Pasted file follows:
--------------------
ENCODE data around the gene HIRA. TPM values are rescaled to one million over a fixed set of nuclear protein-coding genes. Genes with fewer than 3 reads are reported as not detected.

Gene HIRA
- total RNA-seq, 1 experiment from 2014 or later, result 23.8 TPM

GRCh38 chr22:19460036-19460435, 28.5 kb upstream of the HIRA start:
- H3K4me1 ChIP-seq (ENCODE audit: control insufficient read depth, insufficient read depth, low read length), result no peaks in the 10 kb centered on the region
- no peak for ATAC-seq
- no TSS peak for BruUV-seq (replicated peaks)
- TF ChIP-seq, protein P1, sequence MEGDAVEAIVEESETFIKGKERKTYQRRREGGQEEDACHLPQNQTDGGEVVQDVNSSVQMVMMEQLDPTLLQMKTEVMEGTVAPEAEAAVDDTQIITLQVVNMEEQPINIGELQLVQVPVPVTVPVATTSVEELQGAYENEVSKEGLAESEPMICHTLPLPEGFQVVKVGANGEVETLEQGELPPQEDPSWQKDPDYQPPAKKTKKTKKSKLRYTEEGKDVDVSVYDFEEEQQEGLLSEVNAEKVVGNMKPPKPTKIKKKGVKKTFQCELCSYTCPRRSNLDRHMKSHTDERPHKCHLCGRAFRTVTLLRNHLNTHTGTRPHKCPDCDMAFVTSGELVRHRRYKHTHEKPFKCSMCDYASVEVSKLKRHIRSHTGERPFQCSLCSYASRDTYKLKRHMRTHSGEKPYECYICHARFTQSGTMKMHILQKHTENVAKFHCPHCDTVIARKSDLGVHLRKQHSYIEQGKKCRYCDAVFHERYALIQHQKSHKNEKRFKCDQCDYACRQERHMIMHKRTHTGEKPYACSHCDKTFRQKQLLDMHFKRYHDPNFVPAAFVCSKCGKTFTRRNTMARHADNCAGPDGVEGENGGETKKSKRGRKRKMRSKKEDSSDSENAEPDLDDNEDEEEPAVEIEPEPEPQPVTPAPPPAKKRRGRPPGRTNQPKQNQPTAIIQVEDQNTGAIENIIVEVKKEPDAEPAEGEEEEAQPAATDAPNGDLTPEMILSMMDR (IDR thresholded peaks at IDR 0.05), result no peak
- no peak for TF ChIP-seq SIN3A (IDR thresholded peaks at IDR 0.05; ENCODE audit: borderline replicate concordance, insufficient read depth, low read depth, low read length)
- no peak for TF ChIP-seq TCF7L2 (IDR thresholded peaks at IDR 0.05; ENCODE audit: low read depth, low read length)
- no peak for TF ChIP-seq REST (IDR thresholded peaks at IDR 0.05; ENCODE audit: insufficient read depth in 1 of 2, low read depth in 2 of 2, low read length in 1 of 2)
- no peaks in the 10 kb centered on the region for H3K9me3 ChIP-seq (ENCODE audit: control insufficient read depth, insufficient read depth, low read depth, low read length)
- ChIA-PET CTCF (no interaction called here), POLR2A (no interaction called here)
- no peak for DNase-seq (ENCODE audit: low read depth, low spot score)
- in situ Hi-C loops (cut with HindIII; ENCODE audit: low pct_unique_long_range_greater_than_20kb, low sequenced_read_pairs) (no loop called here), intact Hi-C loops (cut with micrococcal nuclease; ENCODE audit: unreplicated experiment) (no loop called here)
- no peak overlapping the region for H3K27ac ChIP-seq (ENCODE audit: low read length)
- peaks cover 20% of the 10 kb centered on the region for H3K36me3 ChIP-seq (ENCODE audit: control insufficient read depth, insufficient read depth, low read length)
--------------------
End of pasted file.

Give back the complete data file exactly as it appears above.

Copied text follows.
ENCODE data around the gene HIRA. TPM values are rescaled to one million over a fixed set of nuclear protein-coding genes. Genes with fewer than 3 reads are reported as not detected.

Gene HIRA
- total RNA-seq, 1 experiment from 2014 or later, result 23.8 TPM

GRCh38 chr22:19460036-19460435, 28.5 kb upstream of the HIRA start:
- H3K4me1 ChIP-seq (ENCODE audit: control insufficient read depth, insufficient read depth, low read length), result no peaks in the 10 kb centered on the region
- no peak for ATAC-seq
- no TSS peak for BruUV-seq (replicated peaks)
- TF ChIP-seq, protein P1, sequence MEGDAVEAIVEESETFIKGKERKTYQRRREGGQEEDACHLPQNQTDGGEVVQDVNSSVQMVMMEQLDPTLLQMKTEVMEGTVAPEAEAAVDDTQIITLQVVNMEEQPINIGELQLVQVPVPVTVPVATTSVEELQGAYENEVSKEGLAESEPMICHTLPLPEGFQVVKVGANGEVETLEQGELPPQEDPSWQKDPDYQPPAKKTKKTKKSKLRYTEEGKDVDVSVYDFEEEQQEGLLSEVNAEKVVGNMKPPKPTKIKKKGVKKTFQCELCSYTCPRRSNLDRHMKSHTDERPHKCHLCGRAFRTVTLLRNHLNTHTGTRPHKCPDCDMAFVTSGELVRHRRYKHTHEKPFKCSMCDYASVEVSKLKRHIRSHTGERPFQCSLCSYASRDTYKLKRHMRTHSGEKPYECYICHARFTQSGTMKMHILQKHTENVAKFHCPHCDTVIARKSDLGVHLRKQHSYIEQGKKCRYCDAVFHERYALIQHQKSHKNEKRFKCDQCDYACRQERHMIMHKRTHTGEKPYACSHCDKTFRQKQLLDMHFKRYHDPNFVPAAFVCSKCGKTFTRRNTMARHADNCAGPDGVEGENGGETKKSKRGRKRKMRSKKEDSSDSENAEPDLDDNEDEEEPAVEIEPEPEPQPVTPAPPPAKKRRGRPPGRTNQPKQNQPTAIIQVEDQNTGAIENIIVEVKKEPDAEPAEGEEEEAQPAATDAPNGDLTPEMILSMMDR (IDR thresholded peaks at IDR 0.05), result no peak
- no peak for TF ChIP-seq SIN3A (IDR thresholded peaks at IDR 0.05; ENCODE audit: borderline replicate concordance, insufficient read depth, low read depth, low read length)
- no peak for TF ChIP-seq TCF7L2 (IDR thresholded peaks at IDR 0.05; ENCODE audit: low read depth, low read length)
- no peak for TF ChIP-seq REST (IDR thresholded peaks at IDR 0.05; ENCODE audit: insufficient read depth in 1 of 2, low read depth in 2 of 2, low read length in 1 of 2)
- no peaks in the 10 kb centered on the region for H3K9me3 ChIP-seq (ENCODE audit: control insufficient read depth, insufficient read depth, low read depth, low read length)
- ChIA-PET CTCF (no interaction called here), POLR2A (no interaction called here)
- no peak for DNase-seq (ENCODE audit: low read depth, low spot score)
- in situ Hi-C loops (cut with HindIII; ENCODE audit: low pct_unique_long_range_greater_than_20kb, low sequenced_read_pairs) (no loop called here), intact Hi-C loops (cut with micrococcal nuclease; ENCODE audit: unreplicated experiment) (no loop called here)
- no peak overlapping the region for H3K27ac ChIP-seq (ENCODE audit: low read length)
- peaks cover 20% of the 10 kb centered on the region for H3K36me3 ChIP-seq (ENCODE audit: control insufficient read depth, insufficient read depth, low read length)